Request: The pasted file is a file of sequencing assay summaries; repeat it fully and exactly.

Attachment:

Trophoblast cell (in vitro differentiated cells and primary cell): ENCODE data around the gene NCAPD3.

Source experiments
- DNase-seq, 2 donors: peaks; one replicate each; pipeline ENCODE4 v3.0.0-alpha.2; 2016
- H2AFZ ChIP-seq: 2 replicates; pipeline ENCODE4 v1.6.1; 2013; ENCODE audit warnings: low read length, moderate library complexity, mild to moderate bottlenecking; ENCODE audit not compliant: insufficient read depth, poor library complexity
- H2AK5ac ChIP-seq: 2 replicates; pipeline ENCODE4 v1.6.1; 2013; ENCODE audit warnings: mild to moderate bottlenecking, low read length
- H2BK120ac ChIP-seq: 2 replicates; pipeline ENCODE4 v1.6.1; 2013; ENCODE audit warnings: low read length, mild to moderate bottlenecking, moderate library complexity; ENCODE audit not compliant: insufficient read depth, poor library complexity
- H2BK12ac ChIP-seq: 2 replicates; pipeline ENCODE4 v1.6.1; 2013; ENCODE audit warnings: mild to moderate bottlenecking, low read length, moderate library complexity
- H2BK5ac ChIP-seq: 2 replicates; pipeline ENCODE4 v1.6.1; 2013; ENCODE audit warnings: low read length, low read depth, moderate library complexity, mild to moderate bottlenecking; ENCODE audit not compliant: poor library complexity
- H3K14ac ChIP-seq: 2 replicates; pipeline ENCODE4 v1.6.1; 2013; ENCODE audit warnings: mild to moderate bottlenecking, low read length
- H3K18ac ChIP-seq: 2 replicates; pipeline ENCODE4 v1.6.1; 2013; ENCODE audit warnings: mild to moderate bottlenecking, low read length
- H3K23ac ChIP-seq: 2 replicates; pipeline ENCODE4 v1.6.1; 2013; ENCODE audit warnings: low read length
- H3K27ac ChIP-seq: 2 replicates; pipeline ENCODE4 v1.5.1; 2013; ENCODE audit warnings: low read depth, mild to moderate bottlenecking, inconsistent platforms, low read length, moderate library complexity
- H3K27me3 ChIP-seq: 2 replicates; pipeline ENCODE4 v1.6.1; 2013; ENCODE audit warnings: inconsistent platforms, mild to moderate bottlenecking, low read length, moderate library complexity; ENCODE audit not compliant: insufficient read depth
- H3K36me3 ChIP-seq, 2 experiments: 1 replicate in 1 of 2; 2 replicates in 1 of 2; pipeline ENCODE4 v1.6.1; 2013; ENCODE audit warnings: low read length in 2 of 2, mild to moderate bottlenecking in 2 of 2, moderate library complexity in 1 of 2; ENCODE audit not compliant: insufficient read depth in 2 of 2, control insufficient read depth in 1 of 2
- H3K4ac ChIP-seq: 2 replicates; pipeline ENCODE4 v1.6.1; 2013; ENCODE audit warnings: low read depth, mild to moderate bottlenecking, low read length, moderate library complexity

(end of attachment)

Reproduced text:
Trophoblast cell (in vitro differentiated cells and primary cell): ENCODE data around the gene NCAPD3.

Source experiments
- DNase-seq, 2 donors: peaks; one replicate each; pipeline ENCODE4 v3.0.0-alpha.2; 2016
- H2AFZ ChIP-seq: 2 replicates; pipeline ENCODE4 v1.6.1; 2013; ENCODE audit warnings: low read length, moderate library complexity, mild to moderate bottlenecking; ENCODE audit not compliant: insufficient read depth, poor library complexity
- H2AK5ac ChIP-seq: 2 replicates; pipeline ENCODE4 v1.6.1; 2013; ENCODE audit warnings: mild to moderate bottlenecking, low read length
- H2BK120ac ChIP-seq: 2 replicates; pipeline ENCODE4 v1.6.1; 2013; ENCODE audit warnings: low read length, mild to moderate bottlenecking, moderate library complexity; ENCODE audit not compliant: insufficient read depth, poor library complexity
- H2BK12ac ChIP-seq: 2 replicates; pipeline ENCODE4 v1.6.1; 2013; ENCODE audit warnings: mild to moderate bottlenecking, low read length, moderate library complexity
- H2BK5ac ChIP-seq: 2 replicates; pipeline ENCODE4 v1.6.1; 2013; ENCODE audit warnings: low read length, low read depth, moderate library complexity, mild to moderate bottlenecking; ENCODE audit not compliant: poor library complexity
- H3K14ac ChIP-seq: 2 replicates; pipeline ENCODE4 v1.6.1; 2013; ENCODE audit warnings: mild to moderate bottlenecking, low read length
- H3K18ac ChIP-seq: 2 replicates; pipeline ENCODE4 v1.6.1; 2013; ENCODE audit warnings: mild to moderate bottlenecking, low read length
- H3K23ac ChIP-seq: 2 replicates; pipeline ENCODE4 v1.6.1; 2013; ENCODE audit warnings: low read length
- H3K27ac ChIP-seq: 2 replicates; pipeline ENCODE4 v1.5.1; 2013; ENCODE audit warnings: low read depth, mild to moderate bottlenecking, inconsistent platforms, low read length, moderate library complexity
- H3K27me3 ChIP-seq: 2 replicates; pipeline ENCODE4 v1.6.1; 2013; ENCODE audit warnings: inconsistent platforms, mild to moderate bottlenecking, low read length, moderate library complexity; ENCODE audit not compliant: insufficient read depth
- H3K36me3 ChIP-seq, 2 experiments: 1 replicate in 1 of 2; 2 replicates in 1 of 2; pipeline ENCODE4 v1.6.1; 2013; ENCODE audit warnings: low read length in 2 of 2, mild to moderate bottlenecking in 2 of 2, moderate library complexity in 1 of 2; ENCODE audit not compliant: insufficient read depth in 2 of 2, control insufficient read depth in 1 of 2
- H3K4ac ChIP-seq: 2 replicates; pipeline ENCODE4 v1.6.1; 2013; ENCODE audit warnings: low read depth, mild to moderate bottlenecking, low read length, moderate library complexity